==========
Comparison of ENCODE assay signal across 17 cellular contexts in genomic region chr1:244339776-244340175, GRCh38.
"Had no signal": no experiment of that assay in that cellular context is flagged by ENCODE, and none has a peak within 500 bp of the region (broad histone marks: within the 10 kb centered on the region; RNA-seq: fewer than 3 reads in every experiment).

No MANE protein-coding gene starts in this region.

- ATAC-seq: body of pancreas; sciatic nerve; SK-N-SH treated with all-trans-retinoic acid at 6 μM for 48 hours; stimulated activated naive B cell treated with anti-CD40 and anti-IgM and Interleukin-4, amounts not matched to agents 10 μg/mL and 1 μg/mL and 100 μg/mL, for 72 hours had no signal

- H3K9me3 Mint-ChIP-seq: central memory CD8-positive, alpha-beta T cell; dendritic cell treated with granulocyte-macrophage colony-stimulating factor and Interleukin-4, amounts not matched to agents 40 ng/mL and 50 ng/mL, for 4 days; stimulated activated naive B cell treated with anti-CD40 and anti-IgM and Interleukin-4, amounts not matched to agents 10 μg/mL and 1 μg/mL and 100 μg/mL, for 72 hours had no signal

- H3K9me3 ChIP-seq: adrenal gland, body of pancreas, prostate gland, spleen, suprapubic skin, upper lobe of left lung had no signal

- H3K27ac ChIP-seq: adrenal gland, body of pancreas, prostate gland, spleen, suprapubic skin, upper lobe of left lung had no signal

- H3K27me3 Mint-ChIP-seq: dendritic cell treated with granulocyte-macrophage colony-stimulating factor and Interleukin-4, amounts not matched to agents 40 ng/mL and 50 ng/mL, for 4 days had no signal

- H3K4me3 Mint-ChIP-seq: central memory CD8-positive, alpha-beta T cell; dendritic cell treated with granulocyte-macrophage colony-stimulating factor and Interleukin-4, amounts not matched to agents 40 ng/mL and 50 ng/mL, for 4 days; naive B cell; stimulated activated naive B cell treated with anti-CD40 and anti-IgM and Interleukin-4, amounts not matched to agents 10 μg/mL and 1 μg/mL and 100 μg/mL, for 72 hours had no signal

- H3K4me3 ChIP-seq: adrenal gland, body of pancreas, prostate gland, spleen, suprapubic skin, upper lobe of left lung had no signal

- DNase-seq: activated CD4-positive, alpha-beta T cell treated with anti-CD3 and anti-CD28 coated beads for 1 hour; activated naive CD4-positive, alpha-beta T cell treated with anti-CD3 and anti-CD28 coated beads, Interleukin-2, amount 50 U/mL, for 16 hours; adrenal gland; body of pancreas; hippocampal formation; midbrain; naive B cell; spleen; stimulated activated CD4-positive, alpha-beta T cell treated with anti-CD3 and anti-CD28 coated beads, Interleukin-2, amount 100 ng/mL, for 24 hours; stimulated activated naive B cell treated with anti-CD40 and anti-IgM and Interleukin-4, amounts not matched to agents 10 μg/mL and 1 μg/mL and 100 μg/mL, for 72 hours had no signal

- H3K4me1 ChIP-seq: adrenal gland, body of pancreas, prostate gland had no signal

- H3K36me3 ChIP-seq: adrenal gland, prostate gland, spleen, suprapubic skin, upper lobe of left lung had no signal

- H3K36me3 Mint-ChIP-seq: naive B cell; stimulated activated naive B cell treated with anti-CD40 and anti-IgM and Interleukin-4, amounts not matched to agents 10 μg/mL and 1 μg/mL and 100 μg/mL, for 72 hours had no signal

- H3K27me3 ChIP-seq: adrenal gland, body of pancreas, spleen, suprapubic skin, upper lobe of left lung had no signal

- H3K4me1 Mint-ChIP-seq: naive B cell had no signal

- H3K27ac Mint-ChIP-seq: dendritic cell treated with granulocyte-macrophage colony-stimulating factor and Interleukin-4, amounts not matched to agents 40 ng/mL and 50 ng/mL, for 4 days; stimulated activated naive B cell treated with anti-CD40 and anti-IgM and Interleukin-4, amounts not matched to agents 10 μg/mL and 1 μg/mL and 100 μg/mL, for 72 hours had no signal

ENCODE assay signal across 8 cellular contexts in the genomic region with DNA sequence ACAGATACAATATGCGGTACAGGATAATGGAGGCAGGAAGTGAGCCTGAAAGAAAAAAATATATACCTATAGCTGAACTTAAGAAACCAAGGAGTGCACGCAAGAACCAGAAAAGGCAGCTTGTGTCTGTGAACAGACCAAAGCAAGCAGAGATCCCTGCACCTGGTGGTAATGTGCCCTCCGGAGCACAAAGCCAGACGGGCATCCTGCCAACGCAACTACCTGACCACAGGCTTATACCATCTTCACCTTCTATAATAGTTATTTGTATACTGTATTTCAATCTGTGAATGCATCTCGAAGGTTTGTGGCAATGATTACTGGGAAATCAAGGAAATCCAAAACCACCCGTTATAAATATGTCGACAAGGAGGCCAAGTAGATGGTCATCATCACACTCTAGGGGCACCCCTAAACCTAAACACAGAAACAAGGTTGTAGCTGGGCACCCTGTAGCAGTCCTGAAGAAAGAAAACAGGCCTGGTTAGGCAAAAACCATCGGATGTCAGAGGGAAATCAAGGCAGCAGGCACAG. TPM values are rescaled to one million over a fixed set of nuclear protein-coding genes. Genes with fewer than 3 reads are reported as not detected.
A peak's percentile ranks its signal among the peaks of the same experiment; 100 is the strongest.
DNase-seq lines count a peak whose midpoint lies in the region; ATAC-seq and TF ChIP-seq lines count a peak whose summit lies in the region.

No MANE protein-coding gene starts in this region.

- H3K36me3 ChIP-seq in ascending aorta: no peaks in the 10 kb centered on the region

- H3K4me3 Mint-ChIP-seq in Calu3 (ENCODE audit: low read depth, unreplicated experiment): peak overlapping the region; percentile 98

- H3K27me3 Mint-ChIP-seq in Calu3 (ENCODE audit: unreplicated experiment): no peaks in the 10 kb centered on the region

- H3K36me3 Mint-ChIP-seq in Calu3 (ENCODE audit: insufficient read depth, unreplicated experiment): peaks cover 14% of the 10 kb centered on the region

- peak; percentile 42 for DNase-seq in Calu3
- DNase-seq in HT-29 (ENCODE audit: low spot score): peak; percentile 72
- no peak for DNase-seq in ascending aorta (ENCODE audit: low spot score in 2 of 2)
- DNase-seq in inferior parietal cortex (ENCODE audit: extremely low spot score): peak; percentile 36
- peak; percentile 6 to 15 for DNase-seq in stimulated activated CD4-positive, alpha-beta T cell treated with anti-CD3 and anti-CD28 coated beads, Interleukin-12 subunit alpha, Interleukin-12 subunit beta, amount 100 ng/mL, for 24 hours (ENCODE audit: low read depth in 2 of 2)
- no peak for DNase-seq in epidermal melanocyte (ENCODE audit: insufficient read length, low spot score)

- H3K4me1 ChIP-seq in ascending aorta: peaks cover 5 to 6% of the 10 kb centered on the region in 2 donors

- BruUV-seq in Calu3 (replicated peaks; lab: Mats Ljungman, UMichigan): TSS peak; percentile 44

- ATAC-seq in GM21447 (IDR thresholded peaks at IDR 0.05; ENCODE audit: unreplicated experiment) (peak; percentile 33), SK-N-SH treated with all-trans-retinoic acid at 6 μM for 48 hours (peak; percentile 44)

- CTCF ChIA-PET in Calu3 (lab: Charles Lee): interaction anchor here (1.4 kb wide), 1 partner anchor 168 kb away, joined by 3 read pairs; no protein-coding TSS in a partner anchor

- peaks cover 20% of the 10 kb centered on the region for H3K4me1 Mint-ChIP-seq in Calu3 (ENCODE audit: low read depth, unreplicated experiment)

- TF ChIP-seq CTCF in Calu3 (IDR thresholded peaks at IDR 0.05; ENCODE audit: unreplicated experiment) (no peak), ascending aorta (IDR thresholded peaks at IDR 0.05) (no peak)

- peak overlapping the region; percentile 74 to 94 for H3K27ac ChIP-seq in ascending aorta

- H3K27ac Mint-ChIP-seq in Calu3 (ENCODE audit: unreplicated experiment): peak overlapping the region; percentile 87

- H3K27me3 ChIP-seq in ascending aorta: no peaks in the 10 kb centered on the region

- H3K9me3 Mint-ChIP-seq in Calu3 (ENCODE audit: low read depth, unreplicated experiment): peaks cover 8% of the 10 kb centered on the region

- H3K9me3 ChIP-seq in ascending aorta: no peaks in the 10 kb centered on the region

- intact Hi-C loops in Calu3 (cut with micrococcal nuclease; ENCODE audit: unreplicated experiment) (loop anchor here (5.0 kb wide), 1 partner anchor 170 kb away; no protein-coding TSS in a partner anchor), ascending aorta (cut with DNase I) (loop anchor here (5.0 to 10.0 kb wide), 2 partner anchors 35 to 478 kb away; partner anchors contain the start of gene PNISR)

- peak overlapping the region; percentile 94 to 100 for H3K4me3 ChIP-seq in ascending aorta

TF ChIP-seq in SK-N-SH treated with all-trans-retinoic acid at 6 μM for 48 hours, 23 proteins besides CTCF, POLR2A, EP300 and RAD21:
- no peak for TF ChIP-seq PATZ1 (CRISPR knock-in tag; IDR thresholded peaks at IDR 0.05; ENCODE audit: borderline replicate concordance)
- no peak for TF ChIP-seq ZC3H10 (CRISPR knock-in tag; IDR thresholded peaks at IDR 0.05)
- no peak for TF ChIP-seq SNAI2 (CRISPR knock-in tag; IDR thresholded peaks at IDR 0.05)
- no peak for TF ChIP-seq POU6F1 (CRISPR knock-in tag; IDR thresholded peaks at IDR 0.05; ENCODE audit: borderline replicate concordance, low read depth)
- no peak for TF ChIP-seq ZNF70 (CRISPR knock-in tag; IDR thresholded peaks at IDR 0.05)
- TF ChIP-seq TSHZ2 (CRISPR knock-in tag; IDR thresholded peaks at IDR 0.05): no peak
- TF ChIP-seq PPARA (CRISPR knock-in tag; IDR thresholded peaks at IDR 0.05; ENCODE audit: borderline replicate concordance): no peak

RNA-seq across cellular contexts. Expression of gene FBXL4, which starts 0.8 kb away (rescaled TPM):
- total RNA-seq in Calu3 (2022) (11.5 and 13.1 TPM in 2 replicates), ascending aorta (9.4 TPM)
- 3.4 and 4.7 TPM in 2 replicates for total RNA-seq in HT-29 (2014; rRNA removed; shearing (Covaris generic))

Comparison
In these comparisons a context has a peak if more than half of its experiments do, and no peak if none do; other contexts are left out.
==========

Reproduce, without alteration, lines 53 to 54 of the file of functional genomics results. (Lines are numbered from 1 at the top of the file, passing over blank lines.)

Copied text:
RNA-seq across cellular contexts. Expression of gene FBXL4, which starts 0.8 kb away (rescaled TPM):
- total RNA-seq in Calu3 (2022) (11.5 and 13.1 TPM in 2 replicates), ascending aorta (9.4 TPM)